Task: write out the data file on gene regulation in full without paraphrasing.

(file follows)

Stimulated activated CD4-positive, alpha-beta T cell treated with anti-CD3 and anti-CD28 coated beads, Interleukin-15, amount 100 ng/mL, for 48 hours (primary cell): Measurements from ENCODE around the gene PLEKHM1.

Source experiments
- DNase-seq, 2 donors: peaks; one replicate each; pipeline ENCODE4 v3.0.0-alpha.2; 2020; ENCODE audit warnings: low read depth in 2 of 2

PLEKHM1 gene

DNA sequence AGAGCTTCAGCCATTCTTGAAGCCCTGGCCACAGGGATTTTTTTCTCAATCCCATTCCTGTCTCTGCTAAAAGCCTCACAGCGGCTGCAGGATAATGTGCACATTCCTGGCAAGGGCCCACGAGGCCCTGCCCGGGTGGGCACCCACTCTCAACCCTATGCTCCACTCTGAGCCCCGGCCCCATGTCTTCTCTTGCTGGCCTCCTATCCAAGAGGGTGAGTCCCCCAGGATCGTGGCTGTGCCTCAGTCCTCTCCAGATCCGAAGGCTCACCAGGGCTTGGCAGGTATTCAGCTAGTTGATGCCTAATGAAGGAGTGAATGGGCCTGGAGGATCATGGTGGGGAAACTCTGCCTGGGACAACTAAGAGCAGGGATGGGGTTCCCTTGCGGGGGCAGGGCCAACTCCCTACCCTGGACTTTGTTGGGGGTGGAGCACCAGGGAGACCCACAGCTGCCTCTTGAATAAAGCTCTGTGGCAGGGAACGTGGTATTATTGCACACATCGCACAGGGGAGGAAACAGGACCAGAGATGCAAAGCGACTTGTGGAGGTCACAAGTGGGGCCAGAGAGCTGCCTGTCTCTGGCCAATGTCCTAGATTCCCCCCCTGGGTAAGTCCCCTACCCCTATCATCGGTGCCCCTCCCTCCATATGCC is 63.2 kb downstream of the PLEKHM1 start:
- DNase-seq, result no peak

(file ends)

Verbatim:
Stimulated activated CD4-positive, alpha-beta T cell treated with anti-CD3 and anti-CD28 coated beads, Interleukin-15, amount 100 ng/mL, for 48 hours (primary cell): Measurements from ENCODE around the gene PLEKHM1.

Source experiments
- DNase-seq, 2 donors: peaks; one replicate each; pipeline ENCODE4 v3.0.0-alpha.2; 2020; ENCODE audit warnings: low read depth in 2 of 2

PLEKHM1 gene

DNA sequence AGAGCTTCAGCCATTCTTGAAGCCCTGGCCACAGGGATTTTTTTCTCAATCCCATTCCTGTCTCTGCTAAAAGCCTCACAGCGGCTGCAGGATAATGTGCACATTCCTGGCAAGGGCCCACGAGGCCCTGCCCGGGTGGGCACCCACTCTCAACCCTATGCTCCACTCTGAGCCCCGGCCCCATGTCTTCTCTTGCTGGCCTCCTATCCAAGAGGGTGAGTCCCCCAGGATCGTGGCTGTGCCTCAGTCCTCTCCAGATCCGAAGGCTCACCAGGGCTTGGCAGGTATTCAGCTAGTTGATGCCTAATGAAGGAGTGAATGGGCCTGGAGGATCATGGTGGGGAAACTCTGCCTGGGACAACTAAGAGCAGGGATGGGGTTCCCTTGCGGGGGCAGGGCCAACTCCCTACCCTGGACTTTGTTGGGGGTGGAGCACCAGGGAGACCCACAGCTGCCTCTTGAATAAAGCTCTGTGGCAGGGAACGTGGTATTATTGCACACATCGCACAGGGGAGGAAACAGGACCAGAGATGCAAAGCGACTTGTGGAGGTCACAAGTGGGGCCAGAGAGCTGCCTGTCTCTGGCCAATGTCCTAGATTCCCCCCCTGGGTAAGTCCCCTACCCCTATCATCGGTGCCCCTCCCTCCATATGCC is 63.2 kb downstream of the PLEKHM1 start:
- DNase-seq, result no peak